She stated that “only the DPP could commence, take over or discontinue criminal prosecutions.”
While testifying before the SFC last year, Scatliffe-Esprit made it clear that her Department is a constitutionally independent body and is not subject to any other person or authority. She stated; however, that it did not mean that it was independent of the Ministry of Finance or the Department of Human Resources, and had to liaise with them with regards "to staffing and financial matters".
The first Virgin Islander to hold the post of DPP noted that she further clarified that bail, Legal Aid/Public Defenders, Administration of the Courts (sentencing decisions, decisions made by the Courts) matters of parole, and issuance of Firearm Licenses were not in her purview. In addition, the DPP corrected some common misconceptions about the department. DPP Scatliffe-Esprit said her office is not a part of the Attorney General’s Chambers; not a Government Office, but a law firm that is a part of Government.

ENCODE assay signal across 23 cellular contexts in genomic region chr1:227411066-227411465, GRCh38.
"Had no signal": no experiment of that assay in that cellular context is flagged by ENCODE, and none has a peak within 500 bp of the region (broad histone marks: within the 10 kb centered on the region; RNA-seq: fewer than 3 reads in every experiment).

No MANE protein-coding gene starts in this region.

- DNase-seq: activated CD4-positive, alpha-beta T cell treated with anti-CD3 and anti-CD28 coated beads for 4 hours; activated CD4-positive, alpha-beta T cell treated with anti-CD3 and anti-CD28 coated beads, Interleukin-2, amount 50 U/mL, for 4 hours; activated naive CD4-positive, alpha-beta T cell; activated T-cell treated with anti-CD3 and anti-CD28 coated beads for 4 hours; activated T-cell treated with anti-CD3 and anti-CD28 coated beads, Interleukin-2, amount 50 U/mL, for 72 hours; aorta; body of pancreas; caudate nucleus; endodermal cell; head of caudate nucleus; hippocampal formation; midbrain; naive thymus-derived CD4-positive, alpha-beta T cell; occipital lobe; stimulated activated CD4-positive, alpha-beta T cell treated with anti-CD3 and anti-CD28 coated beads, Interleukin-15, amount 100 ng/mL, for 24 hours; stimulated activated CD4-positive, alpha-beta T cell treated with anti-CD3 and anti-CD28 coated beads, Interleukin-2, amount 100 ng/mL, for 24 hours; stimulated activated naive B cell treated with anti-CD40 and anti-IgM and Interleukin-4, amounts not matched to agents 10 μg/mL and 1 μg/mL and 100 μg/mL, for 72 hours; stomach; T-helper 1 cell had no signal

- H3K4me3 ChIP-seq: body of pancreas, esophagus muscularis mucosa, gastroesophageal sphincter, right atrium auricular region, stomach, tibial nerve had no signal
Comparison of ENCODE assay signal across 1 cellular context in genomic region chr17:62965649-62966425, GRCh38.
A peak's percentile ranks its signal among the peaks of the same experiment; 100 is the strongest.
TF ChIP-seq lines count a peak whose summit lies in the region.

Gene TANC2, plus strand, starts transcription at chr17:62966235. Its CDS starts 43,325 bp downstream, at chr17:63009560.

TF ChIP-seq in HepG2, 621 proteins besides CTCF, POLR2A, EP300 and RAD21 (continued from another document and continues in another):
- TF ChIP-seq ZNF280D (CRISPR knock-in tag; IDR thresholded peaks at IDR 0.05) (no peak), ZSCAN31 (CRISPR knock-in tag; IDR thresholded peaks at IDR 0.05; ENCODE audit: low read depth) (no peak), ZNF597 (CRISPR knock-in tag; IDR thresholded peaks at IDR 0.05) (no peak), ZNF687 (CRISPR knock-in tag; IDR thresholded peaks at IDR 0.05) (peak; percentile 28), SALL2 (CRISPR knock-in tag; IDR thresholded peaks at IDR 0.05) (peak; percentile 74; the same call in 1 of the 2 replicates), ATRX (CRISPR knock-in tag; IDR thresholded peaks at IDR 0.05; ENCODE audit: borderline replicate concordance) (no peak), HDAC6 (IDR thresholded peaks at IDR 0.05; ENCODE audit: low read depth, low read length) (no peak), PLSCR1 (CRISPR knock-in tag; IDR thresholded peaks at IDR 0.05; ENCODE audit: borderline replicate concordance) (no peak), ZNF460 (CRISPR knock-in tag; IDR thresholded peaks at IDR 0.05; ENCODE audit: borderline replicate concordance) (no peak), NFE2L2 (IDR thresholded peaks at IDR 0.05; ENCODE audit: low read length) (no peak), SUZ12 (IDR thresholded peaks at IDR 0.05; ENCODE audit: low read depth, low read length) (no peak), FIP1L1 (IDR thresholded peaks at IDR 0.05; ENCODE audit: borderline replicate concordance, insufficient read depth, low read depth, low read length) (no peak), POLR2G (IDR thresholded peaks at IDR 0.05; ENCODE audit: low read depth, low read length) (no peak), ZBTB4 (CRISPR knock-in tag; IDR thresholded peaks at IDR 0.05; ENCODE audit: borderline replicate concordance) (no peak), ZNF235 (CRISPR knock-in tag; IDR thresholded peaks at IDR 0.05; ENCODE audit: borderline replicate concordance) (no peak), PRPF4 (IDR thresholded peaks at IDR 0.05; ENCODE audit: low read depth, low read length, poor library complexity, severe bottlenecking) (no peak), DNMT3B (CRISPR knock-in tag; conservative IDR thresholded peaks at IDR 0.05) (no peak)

She further stated that “no person or authority can tell the DPP who to prosecute, what to prosecute, or what to discontinue; the decision of the DPP in whether a matter is prosecuted and how it is prosecuted is final and not subject to review or appeal”.
Mrs Scatliffe-Esprit noted too that her office is not an investigative body, it is a “prosecutorial body and will only commence criminal proceedings upon receipt of a case file from a law enforcement agency, and there is sufficient evidence and it is in the public's interest,” according to the SFC report released to the public by the House of Assembly.